Tom Friedman suggests today that
There are two important recessions going on in the world today. One has gotten enormous attention. It’s the economic recession in America. But it will eventually pass, and the world will not be much worse for the wear. The other has gotten no attention. It’s called “the democratic recession,” and if it isn’t reversed, it will change the world for a long time.
It is interesting to consider that Friedman's focus on globalization may, in fact, obscure the importance of observing trends in the growth of democracy. David Brooks' recent column (discussed here) suggests that technological change is more essential than globalization as a factor driving our economic evolution. Today's Friedman column, with its focus on the importance of oil in driving corruption, makes clear the importance of the economic structure of a society in influencing its political organization.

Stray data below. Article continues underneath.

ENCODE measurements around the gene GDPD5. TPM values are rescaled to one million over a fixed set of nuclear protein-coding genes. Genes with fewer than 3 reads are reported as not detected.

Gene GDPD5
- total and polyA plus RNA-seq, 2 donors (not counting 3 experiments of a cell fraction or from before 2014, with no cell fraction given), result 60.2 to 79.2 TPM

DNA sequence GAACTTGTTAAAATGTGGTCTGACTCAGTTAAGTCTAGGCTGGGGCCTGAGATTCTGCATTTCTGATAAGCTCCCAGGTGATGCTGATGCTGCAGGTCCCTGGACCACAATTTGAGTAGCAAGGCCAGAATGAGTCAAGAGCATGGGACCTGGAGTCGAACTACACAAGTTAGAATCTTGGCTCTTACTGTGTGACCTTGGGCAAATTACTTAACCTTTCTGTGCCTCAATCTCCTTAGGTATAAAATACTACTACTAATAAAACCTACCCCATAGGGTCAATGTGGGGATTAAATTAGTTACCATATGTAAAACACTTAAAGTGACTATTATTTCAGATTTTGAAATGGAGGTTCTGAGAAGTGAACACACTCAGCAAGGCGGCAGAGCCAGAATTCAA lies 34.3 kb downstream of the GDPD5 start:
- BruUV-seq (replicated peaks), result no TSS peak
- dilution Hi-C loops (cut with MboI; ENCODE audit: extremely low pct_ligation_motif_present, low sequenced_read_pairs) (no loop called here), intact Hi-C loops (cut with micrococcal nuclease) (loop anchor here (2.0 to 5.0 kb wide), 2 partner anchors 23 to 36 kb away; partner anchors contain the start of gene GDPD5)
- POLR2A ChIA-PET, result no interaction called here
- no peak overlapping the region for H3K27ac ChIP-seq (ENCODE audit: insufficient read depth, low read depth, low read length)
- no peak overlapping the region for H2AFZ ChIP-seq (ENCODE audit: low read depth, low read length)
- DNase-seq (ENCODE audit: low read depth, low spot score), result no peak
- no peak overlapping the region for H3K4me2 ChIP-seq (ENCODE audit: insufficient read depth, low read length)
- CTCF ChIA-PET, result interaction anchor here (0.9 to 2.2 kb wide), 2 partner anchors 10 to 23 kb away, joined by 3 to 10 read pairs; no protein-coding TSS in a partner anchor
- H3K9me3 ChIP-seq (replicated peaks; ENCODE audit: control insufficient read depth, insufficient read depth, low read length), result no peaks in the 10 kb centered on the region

Friedman has, in the past, suggested that globalization is one of the principal meta-narratives of our time. I think that today's column gets much closer to specifying the actual issues that influence our lives and our future.
In short, technological change and democracy are much more significant factors in global development than is globalization. It is to our intellectual detriment that we misconstrue the relative primacy of these factors.